Naperville Central High School's award-winning newspaper.

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Naperville Central High School's award-winning newspaper.

Central Times

Naperville Central High School's award-winning newspaper.

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Latin club works to supplement loss Latin program at Central

Senior+Isabel+Deer+paints+the+windows+in+front+of+Centrals+Learning+Commons+for+Latin+Clubs+homecoming+decorations+on+Sep.+29.
Carter Speckmann
Senior Isabel Deer paints the windows in front of Central’s Learning Commons for Latin Club’s homecoming decorations on Sep. 29.

It’s been a full year since the District 203 Board of Education voted 6-1 to phase out its high school Latin program. But even after Latin 1 was removed from Central’s course offerings, the program has continued to foster the “welcoming” community that originally brought them together in opposition to the vote.

As the class was gradually phased out from the course offerings, students who rallied against the program’s removal last year have worked to shift emphasis towards Latin Club, led by President Emerson Fatzinger, a senior.

“[Latin Club] is an outlet for the Latin community where people can spend time after school and do fun things pertaining to Latin,” Fatzinger said. “You don’t actually have to know any Latin to be in it.”

Latin Club is split up into two parts. The competitive branch of the club plays “Certamen,” a form of Latin Jeopardy. The other, more informal side, meets periodically to decorate windows, paint potatoes and “have fun.”

The removal of the Latin program and ensuing enrollment decrease has posed a challenge to club recruitment. Historically, club members have gotten involved after taking the class as freshmen. Without that being an option anymore, the club is looking to step up their recruitment.

“I hope to start advertising the [club] to people outside of the [class] because I don’t know what’s going to happen in the future,” Fatzinger said. “We want Latin Club to continue even as Latin phases out.”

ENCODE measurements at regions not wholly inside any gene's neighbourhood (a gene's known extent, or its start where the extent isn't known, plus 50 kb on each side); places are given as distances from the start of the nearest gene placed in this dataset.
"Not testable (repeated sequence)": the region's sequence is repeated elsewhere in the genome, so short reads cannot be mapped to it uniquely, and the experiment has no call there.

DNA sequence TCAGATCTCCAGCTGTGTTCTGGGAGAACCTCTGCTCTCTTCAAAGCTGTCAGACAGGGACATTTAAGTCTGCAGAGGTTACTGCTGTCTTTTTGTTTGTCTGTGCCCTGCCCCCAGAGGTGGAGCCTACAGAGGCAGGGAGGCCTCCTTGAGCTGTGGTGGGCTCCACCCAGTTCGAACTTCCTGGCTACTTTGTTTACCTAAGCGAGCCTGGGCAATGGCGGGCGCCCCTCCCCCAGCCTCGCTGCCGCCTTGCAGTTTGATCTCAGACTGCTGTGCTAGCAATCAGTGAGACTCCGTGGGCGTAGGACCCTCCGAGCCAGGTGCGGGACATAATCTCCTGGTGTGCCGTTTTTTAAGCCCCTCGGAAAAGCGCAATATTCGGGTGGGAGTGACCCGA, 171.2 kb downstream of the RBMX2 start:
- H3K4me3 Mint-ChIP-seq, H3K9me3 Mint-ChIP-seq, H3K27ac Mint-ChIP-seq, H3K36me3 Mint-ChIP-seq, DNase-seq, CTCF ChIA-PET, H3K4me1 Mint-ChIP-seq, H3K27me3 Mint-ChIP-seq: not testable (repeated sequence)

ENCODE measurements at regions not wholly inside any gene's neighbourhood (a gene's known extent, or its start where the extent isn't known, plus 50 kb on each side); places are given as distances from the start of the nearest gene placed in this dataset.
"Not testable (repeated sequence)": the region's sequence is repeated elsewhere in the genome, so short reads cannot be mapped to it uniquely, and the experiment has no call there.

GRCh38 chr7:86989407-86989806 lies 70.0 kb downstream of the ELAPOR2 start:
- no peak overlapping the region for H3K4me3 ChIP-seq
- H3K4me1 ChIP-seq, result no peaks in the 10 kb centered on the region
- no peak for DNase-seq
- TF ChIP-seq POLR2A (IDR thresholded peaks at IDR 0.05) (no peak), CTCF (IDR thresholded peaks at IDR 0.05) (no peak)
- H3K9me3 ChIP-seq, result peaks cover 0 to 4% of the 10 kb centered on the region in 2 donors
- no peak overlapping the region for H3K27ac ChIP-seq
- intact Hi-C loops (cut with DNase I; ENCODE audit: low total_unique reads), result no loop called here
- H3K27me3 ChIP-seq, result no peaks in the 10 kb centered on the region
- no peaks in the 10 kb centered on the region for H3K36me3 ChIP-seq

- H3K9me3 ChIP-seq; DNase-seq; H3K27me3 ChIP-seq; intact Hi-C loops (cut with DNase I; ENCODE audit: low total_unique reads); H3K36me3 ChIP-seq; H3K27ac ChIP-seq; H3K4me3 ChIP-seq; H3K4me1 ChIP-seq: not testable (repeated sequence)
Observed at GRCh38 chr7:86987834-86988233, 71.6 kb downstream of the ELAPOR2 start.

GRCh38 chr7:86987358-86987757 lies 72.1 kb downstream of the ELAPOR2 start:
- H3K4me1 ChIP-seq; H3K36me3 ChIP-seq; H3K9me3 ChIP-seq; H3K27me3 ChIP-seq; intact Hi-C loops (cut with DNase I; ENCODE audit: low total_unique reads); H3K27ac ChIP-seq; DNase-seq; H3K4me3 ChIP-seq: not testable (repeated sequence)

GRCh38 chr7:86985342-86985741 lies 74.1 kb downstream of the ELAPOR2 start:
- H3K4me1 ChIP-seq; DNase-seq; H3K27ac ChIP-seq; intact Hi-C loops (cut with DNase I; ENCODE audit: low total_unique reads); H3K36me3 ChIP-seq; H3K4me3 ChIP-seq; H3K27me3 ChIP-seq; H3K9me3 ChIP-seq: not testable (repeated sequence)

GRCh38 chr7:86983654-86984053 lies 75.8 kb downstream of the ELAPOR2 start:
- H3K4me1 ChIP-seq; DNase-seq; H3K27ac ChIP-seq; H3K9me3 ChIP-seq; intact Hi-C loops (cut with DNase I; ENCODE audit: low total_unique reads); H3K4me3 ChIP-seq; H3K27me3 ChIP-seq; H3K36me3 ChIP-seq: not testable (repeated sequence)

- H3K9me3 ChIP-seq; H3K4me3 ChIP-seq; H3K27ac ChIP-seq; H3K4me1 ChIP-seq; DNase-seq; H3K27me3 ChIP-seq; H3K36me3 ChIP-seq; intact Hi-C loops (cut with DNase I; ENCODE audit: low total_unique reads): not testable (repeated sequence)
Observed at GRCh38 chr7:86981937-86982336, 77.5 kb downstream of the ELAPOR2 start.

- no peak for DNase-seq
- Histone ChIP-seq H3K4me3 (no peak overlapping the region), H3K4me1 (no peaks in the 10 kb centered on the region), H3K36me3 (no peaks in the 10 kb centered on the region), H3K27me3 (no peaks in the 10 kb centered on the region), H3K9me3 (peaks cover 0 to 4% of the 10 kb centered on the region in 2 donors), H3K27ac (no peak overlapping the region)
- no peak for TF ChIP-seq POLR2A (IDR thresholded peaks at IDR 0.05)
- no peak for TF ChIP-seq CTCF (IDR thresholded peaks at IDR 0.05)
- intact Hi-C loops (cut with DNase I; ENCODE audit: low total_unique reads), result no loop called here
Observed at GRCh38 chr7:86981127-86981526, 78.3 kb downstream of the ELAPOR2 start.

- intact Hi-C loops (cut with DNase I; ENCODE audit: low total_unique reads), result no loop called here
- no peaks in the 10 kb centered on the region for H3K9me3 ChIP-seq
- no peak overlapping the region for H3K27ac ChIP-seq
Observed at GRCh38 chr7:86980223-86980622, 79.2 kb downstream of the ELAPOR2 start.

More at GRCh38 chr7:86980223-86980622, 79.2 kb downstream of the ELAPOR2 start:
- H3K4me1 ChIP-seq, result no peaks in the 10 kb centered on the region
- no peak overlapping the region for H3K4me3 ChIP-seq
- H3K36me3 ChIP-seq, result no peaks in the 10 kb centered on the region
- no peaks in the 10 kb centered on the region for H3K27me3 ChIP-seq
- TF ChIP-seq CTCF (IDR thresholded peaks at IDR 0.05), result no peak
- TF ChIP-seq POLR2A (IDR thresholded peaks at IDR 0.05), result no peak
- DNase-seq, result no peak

Since Latin 1 is no longer offered in District 203, the process to begin learning the language is more difficult. However, it hasn’t stopped two freshmen from jumping into Latin 2 after taking a summer course on the basics.

“In Latin [classes], there’s only me and one other freshman,” said freshman Zacharia Alramahi, who’s in Latin 2 after taking the introductory course over the summer. “Honestly, it’s as if I’m in any other class. I feel like I’m welcome there.”

Both Fatzinger and Alramahi attribute the welcoming community in large part to Latin teacher Stacy Cunningham (affectionately known as “Magistra,” meaning “teacher” in Latin).

“I think Magistra [is] what makes the Latin community so special to so many people,” Fatzinger said. “She really enables that community by encouraging kids to be super genuine because she’s super genuine to us.”

Despite the removal of Latin classes, Cunningham will remain at Central teaching English Language Learners classes as part of a Board of Education proposal to expand the EL program into all District 203 Jr. High and High Schools. She will also continue to sponsor Latin Club.

“We’ll have to talk to the Dean of Student Activities to see if the district wants to keep supporting Latin Club or if they want to transition that out with the program,” Cunningham said. “[Until then], we definitely have to be better about shifting our focus outward. We’ve never traditionally [advertised Latin Club] on the school hallway slides because we always advertise within the classroom.”

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About the Contributor
C.J. Getting, News Editor
C.J. is a junior entering his third year on Staff for the Central Times. He’s always loved writing news, and is excited to work as the News Editor this year. When he’s not writing for CT, C.J. can be found captaining the Debate Team or helping out SAC or JSA. He also desperately needs to detox from volunteering. After graduation, C.J. hopes to major in Political Science and spend too much money on Law School someday.
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